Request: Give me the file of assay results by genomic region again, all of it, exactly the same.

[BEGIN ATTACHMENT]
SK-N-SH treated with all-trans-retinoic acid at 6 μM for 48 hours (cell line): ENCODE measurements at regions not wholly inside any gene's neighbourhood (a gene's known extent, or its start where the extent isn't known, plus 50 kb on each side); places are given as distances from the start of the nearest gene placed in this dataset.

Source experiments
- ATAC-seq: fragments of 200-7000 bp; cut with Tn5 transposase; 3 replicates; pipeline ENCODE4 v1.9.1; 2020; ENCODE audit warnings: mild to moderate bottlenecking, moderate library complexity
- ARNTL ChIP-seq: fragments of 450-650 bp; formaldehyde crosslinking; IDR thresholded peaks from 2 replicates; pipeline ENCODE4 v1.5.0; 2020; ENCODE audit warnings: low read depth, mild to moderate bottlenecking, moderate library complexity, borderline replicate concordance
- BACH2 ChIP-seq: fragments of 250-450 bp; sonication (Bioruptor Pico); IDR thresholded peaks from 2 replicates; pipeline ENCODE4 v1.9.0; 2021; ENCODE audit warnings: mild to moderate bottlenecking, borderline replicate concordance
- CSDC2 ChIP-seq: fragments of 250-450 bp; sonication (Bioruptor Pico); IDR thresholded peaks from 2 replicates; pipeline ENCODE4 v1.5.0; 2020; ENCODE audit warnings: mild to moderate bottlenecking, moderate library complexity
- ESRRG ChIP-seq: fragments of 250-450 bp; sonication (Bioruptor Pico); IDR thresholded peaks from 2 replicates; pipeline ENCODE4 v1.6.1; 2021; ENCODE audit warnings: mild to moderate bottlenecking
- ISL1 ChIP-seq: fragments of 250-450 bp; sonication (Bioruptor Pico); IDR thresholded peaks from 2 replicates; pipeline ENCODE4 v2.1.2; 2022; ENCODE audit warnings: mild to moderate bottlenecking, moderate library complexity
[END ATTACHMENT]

SK-N-SH treated with all-trans-retinoic acid at 6 μM for 48 hours (cell line): ENCODE measurements at regions not wholly inside any gene's neighbourhood (a gene's known extent, or its start where the extent isn't known, plus 50 kb on each side); places are given as distances from the start of the nearest gene placed in this dataset.

Source experiments
- ATAC-seq: fragments of 200-7000 bp; cut with Tn5 transposase; 3 replicates; pipeline ENCODE4 v1.9.1; 2020; ENCODE audit warnings: mild to moderate bottlenecking, moderate library complexity
- ARNTL ChIP-seq: fragments of 450-650 bp; formaldehyde crosslinking; IDR thresholded peaks from 2 replicates; pipeline ENCODE4 v1.5.0; 2020; ENCODE audit warnings: low read depth, mild to moderate bottlenecking, moderate library complexity, borderline replicate concordance
- BACH2 ChIP-seq: fragments of 250-450 bp; sonication (Bioruptor Pico); IDR thresholded peaks from 2 replicates; pipeline ENCODE4 v1.9.0; 2021; ENCODE audit warnings: mild to moderate bottlenecking, borderline replicate concordance
- CSDC2 ChIP-seq: fragments of 250-450 bp; sonication (Bioruptor Pico); IDR thresholded peaks from 2 replicates; pipeline ENCODE4 v1.5.0; 2020; ENCODE audit warnings: mild to moderate bottlenecking, moderate library complexity
- ESRRG ChIP-seq: fragments of 250-450 bp; sonication (Bioruptor Pico); IDR thresholded peaks from 2 replicates; pipeline ENCODE4 v1.6.1; 2021; ENCODE audit warnings: mild to moderate bottlenecking
- ISL1 ChIP-seq: fragments of 250-450 bp; sonication (Bioruptor Pico); IDR thresholded peaks from 2 replicates; pipeline ENCODE4 v2.1.2; 2022; ENCODE audit warnings: mild to moderate bottlenecking, moderate library complexity